AFL, being under financial pressure from, in particular, ANZ wanted to sell the Styx land in order to be relieved of the secured debts. AFL obviously wanted to obtain the best price reasonably obtainable. But the secured debts were a problem. They totalled over $20 million. No purchaser would be willing to buy the Styx land subject to the mortgages. The purchase price obtainable on a sale would not be likely to suffice to redeem the mortgages. So a realization of the Styx land and the discharge of the secured debts would require the co-operation of the two mortgagees, Damesh and ANZ. Damesh were co-operative and Mr. Smith, a director of and major shareholder in Damesh, introduced a Mr. Hughes as a potential purchaser.
Negotiations took place between AFL, Damesh (acting by Mr. Smith), Mr. Hughes and ANZ. The negotiations resulted in agreement in principle being reached by the end of January 1999 for the sale of the Styx land on terms that would involve the writing-off of the whole of AFL’s indebtedness to Damesh and to ANZ, the payment by the purchaser to Damesh of $8.1 million in discharge of its secured debt and the acceptance by ANZ of $5.25 million in satisfaction of its secured debt. Mr. Hughes’ original intention was that the purchaser should be Parshelf 81 Ltd (“Parshelf”), the second respondent. Parshelf was a company owned by Mr. Hughes’ family. It was later agreed between Mr. Smith and Mr. Hughes that the purchaser would be a joint enterprise partnership, the Kaputone Partnership, formed by Styx Developments Ltd (owned by the Smith family) and Belfast Developments Ltd (owned by the Hughes family).
The desired transaction was structured in two alternative ways. The favoured way, the “A” alternative, involved Parshelf purchasing from Damesh the first mortgage debt and securities and from ANZ the second mortgage debt and securities and thereby becoming the sole mortgagee and secured creditor. AFL would then transfer the Styx land to Parshelf in consideration of the release of the mortgage debts, in effect a consensual foreclosure. The cost to Parshelf of this transfer would be the cost of purchasing Damesh’s first mortgage debt and ANZ’s second mortgage debt, a total cost of $13.35 million. The benefit of the transaction to AFL, and its subsidiaries, would be the writing-off of its debts to Damesh and to ANZ, a total of $21 million plus.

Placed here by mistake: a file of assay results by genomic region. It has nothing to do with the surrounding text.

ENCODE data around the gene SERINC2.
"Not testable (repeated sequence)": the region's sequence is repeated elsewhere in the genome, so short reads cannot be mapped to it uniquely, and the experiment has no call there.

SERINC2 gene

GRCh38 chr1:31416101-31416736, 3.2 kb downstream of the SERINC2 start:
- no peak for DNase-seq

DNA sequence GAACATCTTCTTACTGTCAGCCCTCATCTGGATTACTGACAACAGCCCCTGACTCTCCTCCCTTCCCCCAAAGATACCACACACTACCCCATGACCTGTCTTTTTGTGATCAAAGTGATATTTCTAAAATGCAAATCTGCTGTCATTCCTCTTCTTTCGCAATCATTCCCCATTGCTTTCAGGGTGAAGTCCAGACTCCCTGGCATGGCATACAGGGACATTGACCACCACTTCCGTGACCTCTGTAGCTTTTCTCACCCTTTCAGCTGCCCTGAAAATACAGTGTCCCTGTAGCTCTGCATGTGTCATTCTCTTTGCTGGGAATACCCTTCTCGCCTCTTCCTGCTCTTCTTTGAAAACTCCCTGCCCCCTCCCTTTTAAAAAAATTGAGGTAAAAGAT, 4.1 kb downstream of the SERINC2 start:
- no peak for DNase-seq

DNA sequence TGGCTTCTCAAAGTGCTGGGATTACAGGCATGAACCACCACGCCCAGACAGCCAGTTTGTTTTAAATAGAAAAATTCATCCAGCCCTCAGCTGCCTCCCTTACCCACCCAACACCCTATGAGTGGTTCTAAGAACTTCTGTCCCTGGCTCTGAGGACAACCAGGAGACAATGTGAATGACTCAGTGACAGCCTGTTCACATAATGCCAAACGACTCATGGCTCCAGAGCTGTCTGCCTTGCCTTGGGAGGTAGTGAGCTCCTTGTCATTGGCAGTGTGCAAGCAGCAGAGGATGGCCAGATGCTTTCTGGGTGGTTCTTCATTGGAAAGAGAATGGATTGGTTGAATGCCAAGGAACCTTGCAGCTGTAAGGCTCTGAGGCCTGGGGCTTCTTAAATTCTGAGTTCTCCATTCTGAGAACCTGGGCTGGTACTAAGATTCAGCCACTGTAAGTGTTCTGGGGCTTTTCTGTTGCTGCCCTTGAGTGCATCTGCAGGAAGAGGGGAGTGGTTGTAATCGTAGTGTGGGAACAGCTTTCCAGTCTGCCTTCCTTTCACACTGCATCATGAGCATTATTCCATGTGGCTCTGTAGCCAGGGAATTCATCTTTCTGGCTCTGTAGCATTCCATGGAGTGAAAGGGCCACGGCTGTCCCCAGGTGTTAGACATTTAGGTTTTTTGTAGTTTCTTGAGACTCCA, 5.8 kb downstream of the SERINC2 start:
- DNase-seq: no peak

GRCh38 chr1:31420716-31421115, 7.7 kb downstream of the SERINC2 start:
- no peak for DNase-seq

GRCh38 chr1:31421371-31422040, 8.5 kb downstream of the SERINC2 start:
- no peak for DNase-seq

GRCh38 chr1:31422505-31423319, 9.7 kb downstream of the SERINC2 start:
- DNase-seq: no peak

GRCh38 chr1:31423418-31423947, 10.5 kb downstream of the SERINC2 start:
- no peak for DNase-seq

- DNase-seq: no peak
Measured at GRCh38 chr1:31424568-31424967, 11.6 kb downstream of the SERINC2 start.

The problem about the “A” alternative was that it might be caught by section 129 of the Companies Act 1993. Section 129 bars a company from entering into a “major transaction”, as defined, unless the transaction is approved by special resolution (subsection (1)). A “major transaction” is defined as including a disposition of “assets of the company the value of which is more than half the value of the company’s assets before the disposition” (subsection (2)(b)). And “assets” includes property of any kind, tangible or intangible. It was feared that the disposition of the Styx land by the appellants might be a “major transaction” and require approval by special resolution. If that were so, considerable delay in bringing the transaction to completion was feared. And ANZ was restive and disinclined to accept any delay. It was, apparently, hoped that the New Zealand Stock Exchange would waive the special resolution requirement (see para 18 of the Court of Appeal judgment). But in case the waiver were not forthcoming and the special resolution requirement had to be complied with, an alternative way of implementing the desired transaction, a way that would not involve any disposition of the Styx land by AFL or the appellants, and that would therefore not be caught by section 129, was devised. This was the “B” alternative.
Under the “B” alternative, the Styx land would be transferred to the purchaser, Parshelf or, in the event, the Kaputone Partnership, under a sale by Damesh as first mortgagee. Damesh’s power of sale, as mortgagee, had already become exercisable. The price at which the sale would take place would be the sum necessary to enable Damesh to satisfy its own secured debt and to meet the sum required by ANZ.